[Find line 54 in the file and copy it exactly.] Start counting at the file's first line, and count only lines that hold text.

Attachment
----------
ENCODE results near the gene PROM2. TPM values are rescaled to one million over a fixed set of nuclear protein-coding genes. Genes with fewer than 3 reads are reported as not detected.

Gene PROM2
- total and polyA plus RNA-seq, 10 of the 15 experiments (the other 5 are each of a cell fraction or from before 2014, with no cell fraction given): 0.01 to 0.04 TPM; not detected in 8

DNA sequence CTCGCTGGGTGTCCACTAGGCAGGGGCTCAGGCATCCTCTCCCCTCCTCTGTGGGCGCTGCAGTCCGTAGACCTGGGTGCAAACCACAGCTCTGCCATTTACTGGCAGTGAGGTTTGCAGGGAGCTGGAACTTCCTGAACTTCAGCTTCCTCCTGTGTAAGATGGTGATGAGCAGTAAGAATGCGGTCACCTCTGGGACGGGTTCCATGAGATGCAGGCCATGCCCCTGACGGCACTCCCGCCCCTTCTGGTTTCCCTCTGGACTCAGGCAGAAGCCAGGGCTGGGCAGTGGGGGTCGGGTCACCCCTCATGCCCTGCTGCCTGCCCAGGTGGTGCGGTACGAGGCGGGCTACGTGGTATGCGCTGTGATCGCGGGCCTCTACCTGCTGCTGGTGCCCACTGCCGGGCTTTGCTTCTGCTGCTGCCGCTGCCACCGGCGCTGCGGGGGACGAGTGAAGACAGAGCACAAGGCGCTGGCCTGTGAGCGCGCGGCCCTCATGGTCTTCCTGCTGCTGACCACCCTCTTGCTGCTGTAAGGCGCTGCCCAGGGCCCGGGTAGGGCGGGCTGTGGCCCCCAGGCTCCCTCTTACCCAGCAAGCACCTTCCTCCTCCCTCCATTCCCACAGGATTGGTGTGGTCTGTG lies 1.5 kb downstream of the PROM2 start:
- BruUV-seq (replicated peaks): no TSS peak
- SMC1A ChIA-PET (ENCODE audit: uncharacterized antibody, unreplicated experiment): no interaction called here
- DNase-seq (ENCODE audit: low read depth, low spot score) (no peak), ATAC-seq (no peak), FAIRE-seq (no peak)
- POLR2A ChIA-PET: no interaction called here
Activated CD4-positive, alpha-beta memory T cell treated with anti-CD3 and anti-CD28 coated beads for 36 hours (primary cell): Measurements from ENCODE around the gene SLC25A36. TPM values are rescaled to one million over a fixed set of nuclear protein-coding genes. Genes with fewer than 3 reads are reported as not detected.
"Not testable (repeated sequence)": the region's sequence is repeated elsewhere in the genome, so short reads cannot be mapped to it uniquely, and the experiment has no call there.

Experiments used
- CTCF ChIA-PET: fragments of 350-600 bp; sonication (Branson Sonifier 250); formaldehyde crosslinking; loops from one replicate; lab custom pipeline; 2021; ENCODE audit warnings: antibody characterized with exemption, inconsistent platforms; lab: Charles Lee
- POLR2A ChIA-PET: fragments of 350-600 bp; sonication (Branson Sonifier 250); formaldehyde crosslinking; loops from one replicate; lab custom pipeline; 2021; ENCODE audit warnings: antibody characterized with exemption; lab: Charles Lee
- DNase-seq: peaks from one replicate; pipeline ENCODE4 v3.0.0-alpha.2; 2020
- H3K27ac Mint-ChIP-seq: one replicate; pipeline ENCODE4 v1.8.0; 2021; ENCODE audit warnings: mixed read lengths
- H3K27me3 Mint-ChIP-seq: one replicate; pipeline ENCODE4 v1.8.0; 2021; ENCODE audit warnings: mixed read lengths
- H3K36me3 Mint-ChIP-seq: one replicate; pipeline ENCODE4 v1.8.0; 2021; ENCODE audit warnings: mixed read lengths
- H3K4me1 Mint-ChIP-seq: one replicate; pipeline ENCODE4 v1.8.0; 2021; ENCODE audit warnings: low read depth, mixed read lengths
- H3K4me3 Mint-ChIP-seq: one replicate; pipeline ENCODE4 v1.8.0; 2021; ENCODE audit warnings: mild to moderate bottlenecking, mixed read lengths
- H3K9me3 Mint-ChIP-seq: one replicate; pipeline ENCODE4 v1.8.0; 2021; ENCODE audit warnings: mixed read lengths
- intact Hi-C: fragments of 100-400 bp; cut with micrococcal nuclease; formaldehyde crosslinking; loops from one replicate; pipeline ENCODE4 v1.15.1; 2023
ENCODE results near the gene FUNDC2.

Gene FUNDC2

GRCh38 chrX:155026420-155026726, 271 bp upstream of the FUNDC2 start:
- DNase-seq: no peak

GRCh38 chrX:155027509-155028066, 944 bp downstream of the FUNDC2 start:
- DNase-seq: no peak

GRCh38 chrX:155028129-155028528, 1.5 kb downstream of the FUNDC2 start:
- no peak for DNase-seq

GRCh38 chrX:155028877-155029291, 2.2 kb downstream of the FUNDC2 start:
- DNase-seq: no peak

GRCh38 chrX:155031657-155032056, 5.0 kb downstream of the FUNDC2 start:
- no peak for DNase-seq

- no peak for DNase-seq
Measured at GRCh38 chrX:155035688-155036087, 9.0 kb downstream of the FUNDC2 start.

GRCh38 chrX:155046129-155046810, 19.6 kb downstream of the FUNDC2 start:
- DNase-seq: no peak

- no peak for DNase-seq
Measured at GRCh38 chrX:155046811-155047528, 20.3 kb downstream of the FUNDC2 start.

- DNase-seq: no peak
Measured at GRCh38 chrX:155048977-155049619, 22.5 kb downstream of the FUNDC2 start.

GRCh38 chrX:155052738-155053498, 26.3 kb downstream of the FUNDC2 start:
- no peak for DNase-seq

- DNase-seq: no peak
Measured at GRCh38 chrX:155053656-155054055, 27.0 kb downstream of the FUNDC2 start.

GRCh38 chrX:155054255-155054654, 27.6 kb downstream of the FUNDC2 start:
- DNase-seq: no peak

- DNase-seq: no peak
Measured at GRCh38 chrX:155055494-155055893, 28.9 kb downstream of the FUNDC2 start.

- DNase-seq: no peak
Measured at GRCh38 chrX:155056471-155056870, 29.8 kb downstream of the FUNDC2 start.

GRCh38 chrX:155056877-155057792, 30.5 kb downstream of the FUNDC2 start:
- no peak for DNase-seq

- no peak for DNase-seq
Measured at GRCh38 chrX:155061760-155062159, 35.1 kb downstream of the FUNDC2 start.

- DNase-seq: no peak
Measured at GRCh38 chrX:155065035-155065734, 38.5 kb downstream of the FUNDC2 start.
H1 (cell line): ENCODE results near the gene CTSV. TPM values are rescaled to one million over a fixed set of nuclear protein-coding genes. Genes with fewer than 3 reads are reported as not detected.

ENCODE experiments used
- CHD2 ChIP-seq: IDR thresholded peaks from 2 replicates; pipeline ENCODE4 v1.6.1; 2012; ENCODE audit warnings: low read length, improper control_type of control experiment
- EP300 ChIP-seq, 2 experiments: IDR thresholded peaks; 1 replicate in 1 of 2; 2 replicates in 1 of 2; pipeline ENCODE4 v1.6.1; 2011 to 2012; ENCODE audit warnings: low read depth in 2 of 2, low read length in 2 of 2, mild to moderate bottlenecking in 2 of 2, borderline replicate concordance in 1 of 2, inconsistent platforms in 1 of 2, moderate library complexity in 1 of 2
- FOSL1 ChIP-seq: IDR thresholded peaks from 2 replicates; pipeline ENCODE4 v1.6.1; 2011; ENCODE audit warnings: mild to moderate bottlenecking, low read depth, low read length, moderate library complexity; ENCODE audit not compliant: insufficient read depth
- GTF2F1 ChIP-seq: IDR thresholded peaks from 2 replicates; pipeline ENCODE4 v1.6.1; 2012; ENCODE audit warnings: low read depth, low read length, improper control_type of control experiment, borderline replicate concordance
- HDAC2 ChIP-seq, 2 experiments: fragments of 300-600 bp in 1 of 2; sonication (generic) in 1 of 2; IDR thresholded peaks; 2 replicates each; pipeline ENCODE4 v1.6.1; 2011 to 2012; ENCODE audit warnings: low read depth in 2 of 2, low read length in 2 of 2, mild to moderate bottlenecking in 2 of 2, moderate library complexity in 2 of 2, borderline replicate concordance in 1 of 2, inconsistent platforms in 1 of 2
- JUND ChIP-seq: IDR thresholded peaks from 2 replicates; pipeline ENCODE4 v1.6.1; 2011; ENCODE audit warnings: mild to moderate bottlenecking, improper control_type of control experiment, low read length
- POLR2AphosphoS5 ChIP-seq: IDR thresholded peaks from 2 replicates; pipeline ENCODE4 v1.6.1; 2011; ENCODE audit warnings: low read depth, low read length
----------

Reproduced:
- no peak for DNase-seq